As an architectural photographer, it is easy to focus on images of empty buildings and silent streets. Such shots may well serve many purposes best. But it is also important to shoot images containing people. This adds scale, interest and, well… life. The image at the bottom below was recently used to discuss lighting for narrow streetscapes. The image above it is all of that, plus an overflowing helping of life. A wine tasting taking place in the same street a month later offered this opportunity to contrast the empty and the full. Each serves a different purpose, and each would speak to a different image purchaser. Just add life, plus appropriate keywords, et voila!
One way of drawing the viewer into an image is to have a puzzle, or a fill-in-the-blank, that requires solving. This is particularly effective at stopping the eye when used in advertisements or other locations where there is competition and capturing the viewer’s interest is important.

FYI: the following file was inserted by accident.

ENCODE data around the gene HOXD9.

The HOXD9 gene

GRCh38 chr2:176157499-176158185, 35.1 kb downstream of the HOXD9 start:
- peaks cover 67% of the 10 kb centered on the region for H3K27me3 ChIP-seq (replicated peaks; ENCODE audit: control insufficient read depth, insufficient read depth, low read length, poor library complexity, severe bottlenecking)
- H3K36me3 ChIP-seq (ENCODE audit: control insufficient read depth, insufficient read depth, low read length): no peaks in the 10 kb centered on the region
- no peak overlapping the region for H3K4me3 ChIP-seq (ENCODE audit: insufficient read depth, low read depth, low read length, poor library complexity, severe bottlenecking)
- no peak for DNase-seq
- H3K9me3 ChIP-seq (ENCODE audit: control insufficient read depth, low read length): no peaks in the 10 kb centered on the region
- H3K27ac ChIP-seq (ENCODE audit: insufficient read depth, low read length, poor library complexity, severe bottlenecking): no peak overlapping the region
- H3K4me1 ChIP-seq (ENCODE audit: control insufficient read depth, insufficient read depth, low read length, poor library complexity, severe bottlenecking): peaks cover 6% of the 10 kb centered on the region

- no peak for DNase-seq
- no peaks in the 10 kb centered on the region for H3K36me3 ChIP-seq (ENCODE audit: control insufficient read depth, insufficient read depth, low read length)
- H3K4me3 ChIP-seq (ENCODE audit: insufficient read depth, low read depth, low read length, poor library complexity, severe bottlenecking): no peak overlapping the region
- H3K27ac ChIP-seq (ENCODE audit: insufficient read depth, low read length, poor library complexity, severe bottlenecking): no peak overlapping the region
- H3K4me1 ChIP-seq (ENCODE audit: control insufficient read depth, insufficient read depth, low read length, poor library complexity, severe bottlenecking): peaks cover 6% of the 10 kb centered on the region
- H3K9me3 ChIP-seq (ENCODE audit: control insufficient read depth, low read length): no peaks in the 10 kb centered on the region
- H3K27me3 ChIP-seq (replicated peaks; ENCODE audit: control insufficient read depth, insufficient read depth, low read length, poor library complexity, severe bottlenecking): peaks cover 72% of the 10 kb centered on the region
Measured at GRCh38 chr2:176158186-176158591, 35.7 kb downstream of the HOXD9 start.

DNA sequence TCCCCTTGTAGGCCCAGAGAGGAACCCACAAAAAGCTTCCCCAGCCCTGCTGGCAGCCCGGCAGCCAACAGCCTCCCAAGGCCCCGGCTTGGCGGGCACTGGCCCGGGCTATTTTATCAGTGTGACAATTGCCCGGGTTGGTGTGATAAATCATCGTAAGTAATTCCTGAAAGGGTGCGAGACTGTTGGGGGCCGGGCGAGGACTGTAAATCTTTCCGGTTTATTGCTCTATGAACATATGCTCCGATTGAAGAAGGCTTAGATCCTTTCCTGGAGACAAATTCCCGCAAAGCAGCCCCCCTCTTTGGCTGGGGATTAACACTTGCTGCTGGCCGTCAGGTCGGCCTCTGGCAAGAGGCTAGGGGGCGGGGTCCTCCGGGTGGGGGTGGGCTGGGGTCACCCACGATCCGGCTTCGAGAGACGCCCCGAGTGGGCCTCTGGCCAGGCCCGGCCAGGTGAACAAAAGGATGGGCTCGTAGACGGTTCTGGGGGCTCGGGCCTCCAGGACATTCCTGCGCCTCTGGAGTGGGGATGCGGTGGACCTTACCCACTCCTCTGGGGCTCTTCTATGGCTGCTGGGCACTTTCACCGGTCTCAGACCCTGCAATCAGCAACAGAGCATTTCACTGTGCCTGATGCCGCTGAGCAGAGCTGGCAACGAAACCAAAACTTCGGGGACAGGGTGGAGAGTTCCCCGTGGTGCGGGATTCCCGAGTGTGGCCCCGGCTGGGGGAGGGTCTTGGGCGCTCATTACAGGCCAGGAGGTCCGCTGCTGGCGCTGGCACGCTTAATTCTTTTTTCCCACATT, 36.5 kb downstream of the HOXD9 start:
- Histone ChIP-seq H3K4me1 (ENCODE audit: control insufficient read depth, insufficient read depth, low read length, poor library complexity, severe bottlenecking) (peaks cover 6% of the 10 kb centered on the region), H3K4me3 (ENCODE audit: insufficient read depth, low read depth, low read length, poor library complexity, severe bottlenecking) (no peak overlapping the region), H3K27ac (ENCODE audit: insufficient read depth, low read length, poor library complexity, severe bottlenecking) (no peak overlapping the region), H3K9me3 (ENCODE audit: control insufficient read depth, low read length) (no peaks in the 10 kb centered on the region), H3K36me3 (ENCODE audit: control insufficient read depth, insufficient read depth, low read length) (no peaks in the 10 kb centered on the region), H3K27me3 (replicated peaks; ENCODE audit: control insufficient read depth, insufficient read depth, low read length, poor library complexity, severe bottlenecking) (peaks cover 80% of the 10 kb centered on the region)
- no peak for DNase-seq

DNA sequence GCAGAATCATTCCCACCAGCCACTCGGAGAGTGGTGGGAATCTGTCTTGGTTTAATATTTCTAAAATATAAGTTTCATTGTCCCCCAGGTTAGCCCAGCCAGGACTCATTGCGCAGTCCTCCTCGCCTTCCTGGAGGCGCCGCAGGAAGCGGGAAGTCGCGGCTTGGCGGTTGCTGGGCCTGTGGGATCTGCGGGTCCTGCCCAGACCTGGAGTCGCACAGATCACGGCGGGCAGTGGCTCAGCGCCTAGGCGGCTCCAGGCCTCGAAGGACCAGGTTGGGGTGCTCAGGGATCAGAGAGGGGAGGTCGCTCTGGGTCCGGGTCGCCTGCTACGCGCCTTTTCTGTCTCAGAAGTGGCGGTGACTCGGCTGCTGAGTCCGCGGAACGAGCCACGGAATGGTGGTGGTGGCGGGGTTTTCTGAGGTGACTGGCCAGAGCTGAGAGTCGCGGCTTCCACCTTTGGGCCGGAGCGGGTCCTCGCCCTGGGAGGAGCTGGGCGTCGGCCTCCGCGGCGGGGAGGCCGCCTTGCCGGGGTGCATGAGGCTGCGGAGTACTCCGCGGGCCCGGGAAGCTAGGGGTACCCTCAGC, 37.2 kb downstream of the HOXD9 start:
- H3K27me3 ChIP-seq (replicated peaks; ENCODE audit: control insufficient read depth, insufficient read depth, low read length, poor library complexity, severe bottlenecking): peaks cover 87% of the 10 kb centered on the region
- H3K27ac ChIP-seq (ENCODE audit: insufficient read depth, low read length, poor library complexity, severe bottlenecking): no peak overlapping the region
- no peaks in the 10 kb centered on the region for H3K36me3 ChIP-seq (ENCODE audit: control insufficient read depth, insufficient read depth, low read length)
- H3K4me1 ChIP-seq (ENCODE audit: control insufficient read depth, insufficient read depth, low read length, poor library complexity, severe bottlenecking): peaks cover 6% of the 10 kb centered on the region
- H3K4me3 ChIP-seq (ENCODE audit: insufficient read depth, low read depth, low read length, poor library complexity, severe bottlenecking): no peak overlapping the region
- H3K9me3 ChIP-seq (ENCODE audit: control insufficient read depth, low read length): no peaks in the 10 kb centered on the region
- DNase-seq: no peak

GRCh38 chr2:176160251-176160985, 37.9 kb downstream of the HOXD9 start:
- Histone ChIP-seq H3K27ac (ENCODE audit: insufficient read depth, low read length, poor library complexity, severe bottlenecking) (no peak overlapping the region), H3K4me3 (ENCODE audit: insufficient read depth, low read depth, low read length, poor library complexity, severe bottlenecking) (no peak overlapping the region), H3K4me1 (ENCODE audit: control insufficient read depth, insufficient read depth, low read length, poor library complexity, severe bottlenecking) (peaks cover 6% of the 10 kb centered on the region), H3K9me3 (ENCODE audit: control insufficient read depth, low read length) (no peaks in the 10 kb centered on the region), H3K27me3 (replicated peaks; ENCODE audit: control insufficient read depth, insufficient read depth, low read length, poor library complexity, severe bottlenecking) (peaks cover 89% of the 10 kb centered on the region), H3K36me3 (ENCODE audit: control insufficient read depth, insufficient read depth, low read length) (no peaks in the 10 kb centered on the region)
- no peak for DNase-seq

The image below contains a bit of British architecture, a bit of British weather, and the familiar London Underground logo; but partially occluded by raindrops and mist, forcing the viewer to work, just a bit, at reading the text. How much work is too much? That will depend on how familiar the viewer is with London, and the Underground. For the British, the image could be adjusted to make the logo much more obscure. For others, including Americans, it is important the nearly the entire word is visible, or there is a risk that the viewer won’t succeed in assembling the puzzle.